Between three and four o’clock a.m., just after the lights had disappeared, the sound of horses advancing at a fast gallop was heard approaching the station. The sentinel challenged, and was immediately answered with the round Saxon response, “Friends.” It proved to be two of my own company, who had been sent back by Captain Roberts with the information that there was abundance of water at Dragoon Springs, and instruction to join him with the train without delay. The poor fellows had ridden twenty-eight miles through that terrible storm, and in the heart of a country swarming with hostile and ever vigilant savages. Two days subsequently they had a splendid opportunity to test their gallantry, and most nobly did they respond to the appeal. In obedience to order, we set forward before daylight to join Captain Roberts, and reached Dragoon Springs, without incident, at three o’clock p.m. A long and fatiguing march of forty miles had to be made before reaching Apache Pass, where the next water was to be had, and as we were in doubt as to the quantity, it was agreed again that I should remain at Dragoon Springs until next morning, while Captain Roberts was to push ahead with his infantry and seven of my company, leaving the train under my charge. At half-past five o’clock p.m. he set out, and the strictest vigilance was maintained in camp the whole night. By daylight next morning we were again in the saddle, and the train duly straightened out for the long and dreary march. Had we not been encumbered with wagons my cavalry could have made the distance easily in seven hours; but we were compelled to keep pace with those indispensable transports of food, ammunition, clothing and medicine. A little before dark we arrived at Ewell’s Station, fifteen miles west of [Apache] pass, and I determined to park the train, as the mules had almost given out, and were quite unable to accomplish the remainder of the march without some rest. Just as I had come to this conclusion we perceived several riders coming toward us with all speed, and they soon proved to be the detachment of my company which had been detailed to act with Captain Roberts. Two of them were mounted behind two others, and all had evidently ridden hard. Sergeant Mitchell approached, and saluting, said: “Captain Roberts has been attacked in Apache Pass by a very large body of Indians. We fought them for six hours, and finally compelled them to run. Captain Roberts then directed us to come back through the pass, and report to you with orders to park the train and take every precaution for its safety. He will join you tonight. On leaving the pass we were pursued by over fifty well armed and mounted Apaches, and we lost three horses, killed under us, and that one–pointing to a splendid gray–is mortally wounded. Sergeant Maynard, now present, has his right arm fractured at the elbow, with a rifle ball, and John Teal we believe to be killed, as we saw him cut off by a band of fifteen or twenty savages, while we were unable to render him any assistance.”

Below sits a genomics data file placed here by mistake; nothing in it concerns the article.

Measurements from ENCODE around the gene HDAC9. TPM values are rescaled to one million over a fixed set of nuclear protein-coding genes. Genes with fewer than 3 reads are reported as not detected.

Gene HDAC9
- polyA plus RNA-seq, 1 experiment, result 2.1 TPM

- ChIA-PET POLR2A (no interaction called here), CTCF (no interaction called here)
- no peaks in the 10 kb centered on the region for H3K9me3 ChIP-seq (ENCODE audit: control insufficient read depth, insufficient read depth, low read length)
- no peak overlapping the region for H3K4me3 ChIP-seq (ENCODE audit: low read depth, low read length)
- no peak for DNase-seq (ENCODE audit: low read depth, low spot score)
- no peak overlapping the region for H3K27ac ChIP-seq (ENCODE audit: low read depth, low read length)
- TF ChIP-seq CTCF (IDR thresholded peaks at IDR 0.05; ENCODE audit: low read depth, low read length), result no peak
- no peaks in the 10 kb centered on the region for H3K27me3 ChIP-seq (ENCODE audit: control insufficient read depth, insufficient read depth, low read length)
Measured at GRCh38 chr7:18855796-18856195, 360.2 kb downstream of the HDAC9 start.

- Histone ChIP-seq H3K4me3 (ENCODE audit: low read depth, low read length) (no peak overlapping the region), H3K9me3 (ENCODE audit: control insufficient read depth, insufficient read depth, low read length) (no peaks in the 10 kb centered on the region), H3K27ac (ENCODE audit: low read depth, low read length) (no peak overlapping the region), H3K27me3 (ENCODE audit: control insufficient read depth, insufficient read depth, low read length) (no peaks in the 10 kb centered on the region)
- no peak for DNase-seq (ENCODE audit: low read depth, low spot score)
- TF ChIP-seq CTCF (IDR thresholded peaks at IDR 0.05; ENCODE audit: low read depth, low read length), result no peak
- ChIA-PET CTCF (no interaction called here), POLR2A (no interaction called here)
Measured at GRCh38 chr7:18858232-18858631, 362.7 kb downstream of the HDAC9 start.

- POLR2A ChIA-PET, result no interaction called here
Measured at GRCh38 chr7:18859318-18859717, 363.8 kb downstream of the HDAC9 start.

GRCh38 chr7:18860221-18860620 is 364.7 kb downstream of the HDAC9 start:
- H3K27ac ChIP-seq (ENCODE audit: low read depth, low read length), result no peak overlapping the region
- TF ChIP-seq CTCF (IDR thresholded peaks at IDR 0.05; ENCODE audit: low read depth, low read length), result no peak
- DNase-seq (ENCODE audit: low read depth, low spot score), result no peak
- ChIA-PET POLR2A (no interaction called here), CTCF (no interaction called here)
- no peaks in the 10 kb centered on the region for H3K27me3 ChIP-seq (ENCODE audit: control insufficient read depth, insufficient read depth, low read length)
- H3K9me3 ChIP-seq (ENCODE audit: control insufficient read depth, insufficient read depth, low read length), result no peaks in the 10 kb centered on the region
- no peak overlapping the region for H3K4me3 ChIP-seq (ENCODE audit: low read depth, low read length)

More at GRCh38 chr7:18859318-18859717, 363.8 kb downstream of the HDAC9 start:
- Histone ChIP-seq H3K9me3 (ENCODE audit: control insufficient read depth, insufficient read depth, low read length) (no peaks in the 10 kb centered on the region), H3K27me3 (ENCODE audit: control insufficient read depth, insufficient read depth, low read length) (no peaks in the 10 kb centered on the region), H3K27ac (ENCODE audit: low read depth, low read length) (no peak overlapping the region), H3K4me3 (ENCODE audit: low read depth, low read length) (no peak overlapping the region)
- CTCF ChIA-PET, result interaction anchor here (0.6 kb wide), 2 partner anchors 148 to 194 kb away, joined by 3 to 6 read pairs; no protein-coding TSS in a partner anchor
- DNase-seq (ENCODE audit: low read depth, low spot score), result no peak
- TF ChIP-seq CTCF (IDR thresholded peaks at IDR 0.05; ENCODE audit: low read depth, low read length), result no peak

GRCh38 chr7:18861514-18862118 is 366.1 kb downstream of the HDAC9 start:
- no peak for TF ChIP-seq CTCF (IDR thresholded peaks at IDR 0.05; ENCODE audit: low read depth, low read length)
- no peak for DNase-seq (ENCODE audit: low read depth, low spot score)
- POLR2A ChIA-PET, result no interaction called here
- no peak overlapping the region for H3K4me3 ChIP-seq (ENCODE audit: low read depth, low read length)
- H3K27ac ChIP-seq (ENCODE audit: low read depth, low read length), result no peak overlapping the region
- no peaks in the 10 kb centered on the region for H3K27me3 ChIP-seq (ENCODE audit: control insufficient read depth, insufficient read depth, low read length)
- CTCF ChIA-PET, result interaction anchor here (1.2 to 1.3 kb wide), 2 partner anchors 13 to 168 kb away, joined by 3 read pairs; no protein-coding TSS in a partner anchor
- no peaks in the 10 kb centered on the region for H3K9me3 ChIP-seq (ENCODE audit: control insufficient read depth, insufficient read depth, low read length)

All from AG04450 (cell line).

The wagons were ordered to be parked; every man was supplied with ammunition and posted to the best advantage; proper attention was paid to my wounded sergeant, and the camp arranged in such a manner as to insure a warm reception to a large body of savages. We remained on the qui vive until one o’clock a.m., when to my extreme surprise and sincere gratification we were joined by John Teal, who was supposed to have been killed. He brought with him his saddle, blanket, saber and pistols, having lost his horse and spurs. His narrative is so full of interest, and so well illustrates a phase in Apache character, that it is worth recording.